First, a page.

Last week I wrote about how Friend to Friend fundraising must be fun and provided 5 To Do’s for your social fundraising strategy that you can use. I want to expand a bit on each of those. Let’s get to it.

1. Make it fun. For everyone.

There are three main groups involved in social fundraising; the fundraiser themselves, their friends and family and the larger community. Think specifically about these three groups, what role they play and the steps they need to take to get involved. Go back through your steps and try to find at least one area in each process for each group that you can make more fun. Maybe it is making your language more laid back and fun with a cowboy theme, “Howdy Partner, let’s go wrangle you up some donations”. Maybe it’s providing email templates that are tongue in cheek “If you don’t support my fundraiser I’m not getting you anything for Christmas”. Maybe it’s having a “sharer” award for followers on social media that share your champions’ link the most. Think of the groups. Think of the process. Then make it more fun.

2. Make it simple.

All of it. The sign up process, the donate process, communicating to people, tracking goals, etc. You have people giving up their time and energy for your cause or giving up their money to support someone doing that, make it as easy on them as possible. Don’t let too many steps, vague communications and poor design get in the way of your participants’ fun. Do some simple user experience tests with Jane from Accounting or John from Finance (not sure why I assume financial types are the least web familiar…). You can even do a couple cheap user tests using User Testing or better yet, get some donors/volunteers to try it out and give you feedback.

3. Focus on participant experience, not your funds raised.

If you are undertaking a social fundraising initiative to raise money you have already lost the battle. It’s not that you can’t or won’t raise funds and even significant funds but it’s that funds are the byproduct and deeper engagement should be the focus. That will lead you to think about how things can be easier, simpler and more fun for all the parties involved and, should, lead to more funds raised. From a fundraising standpoint, social fundraising can help you acquire new donors in an affordable manner that more deeply engages current supporters. Start with that engagement focus and participant experience and work your way back to acquired donors and funds raised. Do the reverse at your own peril…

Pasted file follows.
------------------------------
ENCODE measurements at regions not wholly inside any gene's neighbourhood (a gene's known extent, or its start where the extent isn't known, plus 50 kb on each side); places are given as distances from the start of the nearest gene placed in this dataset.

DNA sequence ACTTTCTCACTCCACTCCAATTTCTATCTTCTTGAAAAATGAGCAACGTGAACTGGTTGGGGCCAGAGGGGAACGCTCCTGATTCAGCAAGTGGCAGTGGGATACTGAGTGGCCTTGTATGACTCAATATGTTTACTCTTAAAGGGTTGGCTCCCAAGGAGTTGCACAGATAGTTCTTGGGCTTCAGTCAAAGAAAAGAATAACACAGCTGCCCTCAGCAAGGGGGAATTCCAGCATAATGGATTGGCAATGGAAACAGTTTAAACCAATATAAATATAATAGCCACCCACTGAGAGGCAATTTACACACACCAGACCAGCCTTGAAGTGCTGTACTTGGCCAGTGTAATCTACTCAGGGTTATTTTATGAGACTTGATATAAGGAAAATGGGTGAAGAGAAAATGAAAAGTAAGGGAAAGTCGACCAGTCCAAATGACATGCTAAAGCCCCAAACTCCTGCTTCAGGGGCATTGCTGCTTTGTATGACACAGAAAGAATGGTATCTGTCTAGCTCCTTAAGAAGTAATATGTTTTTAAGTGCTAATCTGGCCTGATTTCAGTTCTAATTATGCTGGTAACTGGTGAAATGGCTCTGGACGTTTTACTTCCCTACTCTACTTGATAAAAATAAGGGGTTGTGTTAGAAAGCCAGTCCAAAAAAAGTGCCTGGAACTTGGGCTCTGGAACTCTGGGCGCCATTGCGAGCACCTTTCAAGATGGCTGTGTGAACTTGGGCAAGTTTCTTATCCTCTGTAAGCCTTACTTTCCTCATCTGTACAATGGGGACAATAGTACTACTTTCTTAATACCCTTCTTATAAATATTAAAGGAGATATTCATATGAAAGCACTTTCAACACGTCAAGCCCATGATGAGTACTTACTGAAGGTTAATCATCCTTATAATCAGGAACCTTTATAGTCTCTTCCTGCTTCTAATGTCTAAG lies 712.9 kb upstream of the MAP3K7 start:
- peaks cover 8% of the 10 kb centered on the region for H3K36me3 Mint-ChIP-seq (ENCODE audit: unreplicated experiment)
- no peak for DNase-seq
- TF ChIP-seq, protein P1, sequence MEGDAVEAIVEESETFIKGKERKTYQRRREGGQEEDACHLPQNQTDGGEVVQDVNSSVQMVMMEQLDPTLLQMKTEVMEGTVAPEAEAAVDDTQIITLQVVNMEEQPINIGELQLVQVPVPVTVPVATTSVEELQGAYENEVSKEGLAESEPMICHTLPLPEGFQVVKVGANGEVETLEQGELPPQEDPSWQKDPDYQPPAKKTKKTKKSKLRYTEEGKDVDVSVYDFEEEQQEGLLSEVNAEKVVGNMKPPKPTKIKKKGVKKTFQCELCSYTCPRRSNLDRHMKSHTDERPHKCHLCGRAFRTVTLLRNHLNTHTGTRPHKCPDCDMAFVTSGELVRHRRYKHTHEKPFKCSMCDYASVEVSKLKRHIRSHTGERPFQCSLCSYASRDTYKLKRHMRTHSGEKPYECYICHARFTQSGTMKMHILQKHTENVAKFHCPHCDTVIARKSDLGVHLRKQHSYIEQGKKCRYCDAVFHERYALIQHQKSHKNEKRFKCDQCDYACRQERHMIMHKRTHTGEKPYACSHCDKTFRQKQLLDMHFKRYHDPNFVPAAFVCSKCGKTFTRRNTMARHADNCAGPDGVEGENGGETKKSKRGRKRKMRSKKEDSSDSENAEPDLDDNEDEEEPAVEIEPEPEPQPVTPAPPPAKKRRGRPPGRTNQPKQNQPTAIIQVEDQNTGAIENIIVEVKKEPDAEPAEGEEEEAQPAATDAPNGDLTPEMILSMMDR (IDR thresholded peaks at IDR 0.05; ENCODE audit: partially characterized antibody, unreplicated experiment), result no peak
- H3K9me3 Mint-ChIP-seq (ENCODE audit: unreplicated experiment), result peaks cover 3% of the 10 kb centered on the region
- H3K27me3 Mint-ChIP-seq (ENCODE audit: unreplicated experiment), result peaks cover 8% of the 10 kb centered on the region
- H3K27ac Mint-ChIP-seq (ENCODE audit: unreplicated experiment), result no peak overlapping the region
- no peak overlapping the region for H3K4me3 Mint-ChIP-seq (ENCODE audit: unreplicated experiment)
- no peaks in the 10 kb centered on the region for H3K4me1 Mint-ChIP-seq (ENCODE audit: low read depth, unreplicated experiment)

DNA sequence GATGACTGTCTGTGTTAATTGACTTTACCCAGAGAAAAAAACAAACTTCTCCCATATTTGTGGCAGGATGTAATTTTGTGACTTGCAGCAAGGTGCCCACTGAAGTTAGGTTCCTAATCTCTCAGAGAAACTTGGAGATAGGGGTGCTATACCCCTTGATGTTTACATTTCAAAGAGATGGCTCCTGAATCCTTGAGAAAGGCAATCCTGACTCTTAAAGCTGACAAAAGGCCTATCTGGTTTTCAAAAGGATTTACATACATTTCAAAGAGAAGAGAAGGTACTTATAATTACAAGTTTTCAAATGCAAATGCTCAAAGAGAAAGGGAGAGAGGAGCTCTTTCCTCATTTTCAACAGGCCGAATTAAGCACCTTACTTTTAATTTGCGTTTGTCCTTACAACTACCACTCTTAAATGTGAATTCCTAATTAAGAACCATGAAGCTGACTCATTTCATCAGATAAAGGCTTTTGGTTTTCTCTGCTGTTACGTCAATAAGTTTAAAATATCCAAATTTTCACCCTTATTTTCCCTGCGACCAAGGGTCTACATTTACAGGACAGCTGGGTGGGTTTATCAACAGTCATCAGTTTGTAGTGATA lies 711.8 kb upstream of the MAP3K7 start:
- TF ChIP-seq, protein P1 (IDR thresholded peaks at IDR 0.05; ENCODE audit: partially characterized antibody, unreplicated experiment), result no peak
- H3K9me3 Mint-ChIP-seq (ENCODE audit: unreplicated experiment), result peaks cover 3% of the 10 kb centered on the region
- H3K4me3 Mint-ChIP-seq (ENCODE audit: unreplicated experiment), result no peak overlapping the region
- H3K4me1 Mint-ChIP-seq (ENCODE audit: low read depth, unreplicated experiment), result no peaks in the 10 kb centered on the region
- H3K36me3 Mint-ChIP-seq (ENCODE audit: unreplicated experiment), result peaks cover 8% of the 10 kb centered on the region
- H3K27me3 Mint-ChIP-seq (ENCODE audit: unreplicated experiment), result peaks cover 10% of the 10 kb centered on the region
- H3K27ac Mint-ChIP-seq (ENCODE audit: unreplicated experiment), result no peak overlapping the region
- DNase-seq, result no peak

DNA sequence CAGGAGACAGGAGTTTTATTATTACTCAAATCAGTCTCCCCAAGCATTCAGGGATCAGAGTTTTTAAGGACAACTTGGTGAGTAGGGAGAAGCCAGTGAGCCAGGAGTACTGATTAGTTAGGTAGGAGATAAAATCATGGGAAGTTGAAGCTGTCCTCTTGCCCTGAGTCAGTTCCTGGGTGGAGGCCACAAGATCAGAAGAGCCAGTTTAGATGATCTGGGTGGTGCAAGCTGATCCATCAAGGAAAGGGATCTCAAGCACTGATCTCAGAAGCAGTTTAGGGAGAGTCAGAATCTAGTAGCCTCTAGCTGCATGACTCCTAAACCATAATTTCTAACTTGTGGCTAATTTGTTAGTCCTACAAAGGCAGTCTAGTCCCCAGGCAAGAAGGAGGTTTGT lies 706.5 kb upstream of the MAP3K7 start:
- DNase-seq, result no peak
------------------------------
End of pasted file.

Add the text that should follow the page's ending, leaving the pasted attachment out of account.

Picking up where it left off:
4. Help connect people.

I recently realized I am much more of a “socialite” giver than I had ever thought. I like going to events where I know people and can chat. I like connecting with other people over sports or a shared experience. The actual event or experience is somewhat secondary. What I like is that it is shared with other people. So play off of that. Have a blog where your fundraisers can ask each other questions, put them on a special Twitter list so they can follow one another, have a launch or celebration get together at a pub, put together training groups for your fundraisers. By connecting people to one another, or at least providing them those opportunities, you are helping improve the experience and connection to others united in supporting your cause. That’s gold.

5. Give people freedom (to succeed or fail).

This may be the most counterintuitive but one of the most important. Spend your time and effort on developing a great event or opportunity, think through the steps, make it fun and simple for everyone, connect people to one another and focus on engagement… but then let them do nothing. Or let them do something completely different that doesn’t fit within your “plan” or “user flow”. This is about them. If you spend a good chunk of your time and energy chasing people down to make sure they raise money, send out emails, update their pages, etc. your chances at success, success being deeper engagement and fun for the participants, goes way down. Do all you can to set people up to succeed but be okay with, and expect a good number of people, to simply not follow through and fail.

This, social fundraising, is not “easy” by any means. When I spoke to’s developer in the early days he said about 50% of people who signed up did nothing. When I structured a campaign with a social fundraising option for Opportunity International roughly 2 out of 5 people who signed up did something of significance and only 1 out of 5 was a “success”. That’s part of the nature of the beast and there are few guarantees.

I will guarantee you this, if you make it fun (for everyone), make it simple, focus on participant experience (not funds raised), help connect people and give people freedom (to succeed or fail) you will have a much better experience yourself and stand a greater chance of success.